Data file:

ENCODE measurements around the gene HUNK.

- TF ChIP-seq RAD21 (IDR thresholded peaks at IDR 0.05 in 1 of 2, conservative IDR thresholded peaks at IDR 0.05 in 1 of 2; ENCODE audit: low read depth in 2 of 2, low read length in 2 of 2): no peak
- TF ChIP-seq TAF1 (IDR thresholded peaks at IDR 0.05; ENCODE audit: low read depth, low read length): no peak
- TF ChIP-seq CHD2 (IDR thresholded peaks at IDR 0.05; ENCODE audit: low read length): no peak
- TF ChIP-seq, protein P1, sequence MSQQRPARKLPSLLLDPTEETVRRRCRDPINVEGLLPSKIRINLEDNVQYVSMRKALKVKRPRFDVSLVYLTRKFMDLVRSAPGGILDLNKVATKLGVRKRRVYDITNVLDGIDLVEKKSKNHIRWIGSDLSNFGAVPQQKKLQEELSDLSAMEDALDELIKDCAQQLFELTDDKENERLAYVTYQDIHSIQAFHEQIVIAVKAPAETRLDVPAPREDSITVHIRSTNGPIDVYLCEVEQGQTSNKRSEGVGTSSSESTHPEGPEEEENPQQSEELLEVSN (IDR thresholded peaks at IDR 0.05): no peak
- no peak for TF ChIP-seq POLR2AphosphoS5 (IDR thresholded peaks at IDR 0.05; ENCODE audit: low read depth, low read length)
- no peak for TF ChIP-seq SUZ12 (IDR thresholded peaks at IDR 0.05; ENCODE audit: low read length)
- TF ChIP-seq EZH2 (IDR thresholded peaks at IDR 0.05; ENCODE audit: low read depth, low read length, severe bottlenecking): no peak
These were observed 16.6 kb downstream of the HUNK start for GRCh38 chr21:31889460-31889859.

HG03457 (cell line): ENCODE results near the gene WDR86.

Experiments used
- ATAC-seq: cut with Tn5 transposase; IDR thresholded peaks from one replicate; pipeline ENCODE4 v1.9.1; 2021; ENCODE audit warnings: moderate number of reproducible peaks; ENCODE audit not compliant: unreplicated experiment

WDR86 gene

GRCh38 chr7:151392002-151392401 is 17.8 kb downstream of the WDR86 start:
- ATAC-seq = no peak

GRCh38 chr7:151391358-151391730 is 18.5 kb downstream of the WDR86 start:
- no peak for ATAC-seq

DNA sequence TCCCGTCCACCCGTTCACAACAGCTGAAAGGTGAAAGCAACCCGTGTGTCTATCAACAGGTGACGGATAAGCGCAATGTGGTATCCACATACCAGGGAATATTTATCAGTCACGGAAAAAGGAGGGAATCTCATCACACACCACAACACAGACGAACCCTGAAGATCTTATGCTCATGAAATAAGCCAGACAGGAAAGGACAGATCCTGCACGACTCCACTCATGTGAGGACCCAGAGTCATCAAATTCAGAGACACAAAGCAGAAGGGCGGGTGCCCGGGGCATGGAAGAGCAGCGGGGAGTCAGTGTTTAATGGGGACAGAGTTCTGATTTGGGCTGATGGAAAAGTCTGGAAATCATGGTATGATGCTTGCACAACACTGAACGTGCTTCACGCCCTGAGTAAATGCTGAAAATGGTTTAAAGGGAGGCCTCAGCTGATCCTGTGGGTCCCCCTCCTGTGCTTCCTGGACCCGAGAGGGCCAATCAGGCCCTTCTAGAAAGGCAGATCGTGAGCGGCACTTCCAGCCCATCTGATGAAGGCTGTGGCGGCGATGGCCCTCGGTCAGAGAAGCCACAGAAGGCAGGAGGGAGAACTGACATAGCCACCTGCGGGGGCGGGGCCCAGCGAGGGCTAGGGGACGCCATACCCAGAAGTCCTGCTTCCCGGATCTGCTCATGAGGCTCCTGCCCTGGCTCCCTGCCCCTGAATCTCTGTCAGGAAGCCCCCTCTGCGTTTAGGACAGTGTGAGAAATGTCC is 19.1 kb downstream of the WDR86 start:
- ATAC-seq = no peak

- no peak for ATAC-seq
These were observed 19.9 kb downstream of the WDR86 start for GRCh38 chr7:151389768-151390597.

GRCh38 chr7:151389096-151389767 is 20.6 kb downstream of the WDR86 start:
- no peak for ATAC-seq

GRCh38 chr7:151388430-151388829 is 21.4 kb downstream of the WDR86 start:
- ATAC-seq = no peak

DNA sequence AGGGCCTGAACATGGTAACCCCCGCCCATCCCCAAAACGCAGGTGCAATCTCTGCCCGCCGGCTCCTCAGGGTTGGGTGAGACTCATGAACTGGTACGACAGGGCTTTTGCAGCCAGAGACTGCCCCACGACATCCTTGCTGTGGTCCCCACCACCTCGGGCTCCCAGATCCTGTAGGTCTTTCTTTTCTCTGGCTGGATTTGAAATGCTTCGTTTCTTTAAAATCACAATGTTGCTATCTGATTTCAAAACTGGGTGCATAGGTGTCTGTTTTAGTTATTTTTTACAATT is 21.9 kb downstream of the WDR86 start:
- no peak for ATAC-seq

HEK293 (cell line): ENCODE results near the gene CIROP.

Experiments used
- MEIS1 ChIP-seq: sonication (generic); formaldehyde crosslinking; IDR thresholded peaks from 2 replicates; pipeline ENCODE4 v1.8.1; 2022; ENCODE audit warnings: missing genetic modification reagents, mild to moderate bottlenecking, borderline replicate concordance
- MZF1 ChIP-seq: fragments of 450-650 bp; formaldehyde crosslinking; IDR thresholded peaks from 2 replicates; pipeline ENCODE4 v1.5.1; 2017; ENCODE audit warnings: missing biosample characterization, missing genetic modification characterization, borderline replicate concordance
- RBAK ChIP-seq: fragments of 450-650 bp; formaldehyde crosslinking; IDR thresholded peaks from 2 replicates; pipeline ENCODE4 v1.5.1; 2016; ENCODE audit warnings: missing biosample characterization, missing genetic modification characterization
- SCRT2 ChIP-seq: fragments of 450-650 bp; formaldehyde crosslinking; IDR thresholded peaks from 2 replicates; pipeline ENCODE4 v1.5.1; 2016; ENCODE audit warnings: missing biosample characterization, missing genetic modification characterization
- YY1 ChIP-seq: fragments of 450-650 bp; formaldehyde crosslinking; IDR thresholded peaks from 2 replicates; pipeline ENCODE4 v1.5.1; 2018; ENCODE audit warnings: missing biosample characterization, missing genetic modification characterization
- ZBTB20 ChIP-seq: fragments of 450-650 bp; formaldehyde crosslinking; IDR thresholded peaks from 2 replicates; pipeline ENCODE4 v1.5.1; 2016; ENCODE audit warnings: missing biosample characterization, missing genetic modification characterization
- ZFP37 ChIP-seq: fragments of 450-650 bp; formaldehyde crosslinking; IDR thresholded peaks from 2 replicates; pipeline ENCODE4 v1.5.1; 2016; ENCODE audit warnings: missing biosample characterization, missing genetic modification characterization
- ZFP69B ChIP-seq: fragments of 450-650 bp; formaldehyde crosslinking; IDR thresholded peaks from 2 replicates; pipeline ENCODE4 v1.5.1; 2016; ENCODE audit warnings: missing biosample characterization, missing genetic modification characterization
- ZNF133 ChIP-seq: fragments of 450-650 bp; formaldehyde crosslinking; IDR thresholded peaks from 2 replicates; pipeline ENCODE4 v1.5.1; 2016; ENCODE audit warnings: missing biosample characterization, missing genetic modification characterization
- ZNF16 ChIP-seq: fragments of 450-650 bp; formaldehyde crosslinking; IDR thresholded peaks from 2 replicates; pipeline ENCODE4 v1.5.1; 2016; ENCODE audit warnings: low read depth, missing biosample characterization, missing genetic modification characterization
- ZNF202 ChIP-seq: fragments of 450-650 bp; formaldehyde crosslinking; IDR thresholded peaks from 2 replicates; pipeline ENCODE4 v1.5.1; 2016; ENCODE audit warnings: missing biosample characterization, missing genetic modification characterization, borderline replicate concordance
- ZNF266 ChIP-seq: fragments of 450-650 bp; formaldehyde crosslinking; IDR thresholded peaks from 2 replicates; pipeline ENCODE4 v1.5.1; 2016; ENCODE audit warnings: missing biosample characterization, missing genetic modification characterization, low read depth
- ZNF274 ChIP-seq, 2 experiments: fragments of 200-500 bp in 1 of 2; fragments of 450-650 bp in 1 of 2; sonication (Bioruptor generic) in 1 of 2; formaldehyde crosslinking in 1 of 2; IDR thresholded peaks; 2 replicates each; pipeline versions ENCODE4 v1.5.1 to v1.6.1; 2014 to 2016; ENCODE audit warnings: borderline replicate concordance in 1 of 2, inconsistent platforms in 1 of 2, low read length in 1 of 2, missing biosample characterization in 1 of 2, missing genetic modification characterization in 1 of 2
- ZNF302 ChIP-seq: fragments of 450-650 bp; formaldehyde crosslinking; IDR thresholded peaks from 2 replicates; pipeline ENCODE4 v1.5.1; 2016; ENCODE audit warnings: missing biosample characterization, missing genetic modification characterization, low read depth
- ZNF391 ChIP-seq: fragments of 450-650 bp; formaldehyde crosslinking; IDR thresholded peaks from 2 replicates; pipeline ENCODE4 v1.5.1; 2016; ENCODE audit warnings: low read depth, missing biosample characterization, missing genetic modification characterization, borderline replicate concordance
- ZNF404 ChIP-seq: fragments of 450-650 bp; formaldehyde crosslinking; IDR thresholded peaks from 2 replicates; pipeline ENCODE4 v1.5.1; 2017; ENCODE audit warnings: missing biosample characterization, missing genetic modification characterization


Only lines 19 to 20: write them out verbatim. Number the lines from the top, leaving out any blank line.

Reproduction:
- ATAC-seq = no peak

- no peak for ATAC-seq